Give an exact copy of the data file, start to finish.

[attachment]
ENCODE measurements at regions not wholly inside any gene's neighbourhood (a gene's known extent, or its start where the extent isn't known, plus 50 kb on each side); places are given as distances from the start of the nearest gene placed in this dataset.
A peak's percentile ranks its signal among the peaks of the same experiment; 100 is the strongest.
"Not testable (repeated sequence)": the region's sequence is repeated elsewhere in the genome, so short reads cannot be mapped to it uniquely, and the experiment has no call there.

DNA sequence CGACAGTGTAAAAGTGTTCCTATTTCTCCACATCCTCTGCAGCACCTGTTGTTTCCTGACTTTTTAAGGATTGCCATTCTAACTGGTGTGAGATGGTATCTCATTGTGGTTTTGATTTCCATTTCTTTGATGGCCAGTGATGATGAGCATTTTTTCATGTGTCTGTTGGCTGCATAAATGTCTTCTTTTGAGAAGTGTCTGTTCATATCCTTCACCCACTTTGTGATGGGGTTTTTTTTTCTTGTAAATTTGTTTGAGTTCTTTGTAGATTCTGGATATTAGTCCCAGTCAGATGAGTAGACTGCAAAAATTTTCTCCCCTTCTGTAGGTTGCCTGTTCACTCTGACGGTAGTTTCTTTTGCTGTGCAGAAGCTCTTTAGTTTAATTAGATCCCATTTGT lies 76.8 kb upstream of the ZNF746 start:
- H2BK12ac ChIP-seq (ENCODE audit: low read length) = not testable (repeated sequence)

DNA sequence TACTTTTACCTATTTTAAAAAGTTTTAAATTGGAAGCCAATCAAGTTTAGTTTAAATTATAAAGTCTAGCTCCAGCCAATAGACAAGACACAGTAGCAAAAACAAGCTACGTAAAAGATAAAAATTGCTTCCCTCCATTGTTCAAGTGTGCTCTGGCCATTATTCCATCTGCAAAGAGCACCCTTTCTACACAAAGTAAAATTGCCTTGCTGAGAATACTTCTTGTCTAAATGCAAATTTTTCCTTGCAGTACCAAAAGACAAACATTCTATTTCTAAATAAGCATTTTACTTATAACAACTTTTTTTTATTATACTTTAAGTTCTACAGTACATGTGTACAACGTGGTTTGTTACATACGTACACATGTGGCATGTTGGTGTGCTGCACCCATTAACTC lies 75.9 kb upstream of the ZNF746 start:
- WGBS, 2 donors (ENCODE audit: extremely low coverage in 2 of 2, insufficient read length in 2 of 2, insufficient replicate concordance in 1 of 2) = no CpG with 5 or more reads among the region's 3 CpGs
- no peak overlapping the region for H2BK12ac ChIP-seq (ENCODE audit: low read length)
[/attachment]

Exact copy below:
ENCODE measurements at regions not wholly inside any gene's neighbourhood (a gene's known extent, or its start where the extent isn't known, plus 50 kb on each side); places are given as distances from the start of the nearest gene placed in this dataset.
A peak's percentile ranks its signal among the peaks of the same experiment; 100 is the strongest.
"Not testable (repeated sequence)": the region's sequence is repeated elsewhere in the genome, so short reads cannot be mapped to it uniquely, and the experiment has no call there.

DNA sequence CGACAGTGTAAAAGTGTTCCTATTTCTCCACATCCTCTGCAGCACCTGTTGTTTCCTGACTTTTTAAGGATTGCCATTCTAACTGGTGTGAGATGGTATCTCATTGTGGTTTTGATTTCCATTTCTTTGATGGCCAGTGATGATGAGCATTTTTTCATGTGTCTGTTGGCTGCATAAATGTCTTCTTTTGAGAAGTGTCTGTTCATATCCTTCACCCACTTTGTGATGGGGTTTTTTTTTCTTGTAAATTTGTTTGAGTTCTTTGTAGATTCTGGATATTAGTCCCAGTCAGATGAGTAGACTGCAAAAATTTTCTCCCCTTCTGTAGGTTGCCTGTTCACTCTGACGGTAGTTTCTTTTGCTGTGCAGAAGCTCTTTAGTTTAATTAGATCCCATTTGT lies 76.8 kb upstream of the ZNF746 start:
- H2BK12ac ChIP-seq (ENCODE audit: low read length) = not testable (repeated sequence)

DNA sequence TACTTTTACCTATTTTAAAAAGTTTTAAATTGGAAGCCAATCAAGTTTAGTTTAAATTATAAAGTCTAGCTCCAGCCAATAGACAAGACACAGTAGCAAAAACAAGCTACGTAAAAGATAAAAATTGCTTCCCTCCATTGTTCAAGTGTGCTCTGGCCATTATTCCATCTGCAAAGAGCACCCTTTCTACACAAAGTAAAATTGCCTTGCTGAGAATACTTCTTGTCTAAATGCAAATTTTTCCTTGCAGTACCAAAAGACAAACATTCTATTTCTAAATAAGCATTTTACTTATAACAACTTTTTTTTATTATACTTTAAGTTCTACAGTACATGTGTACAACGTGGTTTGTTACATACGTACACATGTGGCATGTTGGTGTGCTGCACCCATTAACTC lies 75.9 kb upstream of the ZNF746 start:
- WGBS, 2 donors (ENCODE audit: extremely low coverage in 2 of 2, insufficient read length in 2 of 2, insufficient replicate concordance in 1 of 2) = no CpG with 5 or more reads among the region's 3 CpGs
- no peak overlapping the region for H2BK12ac ChIP-seq (ENCODE audit: low read length)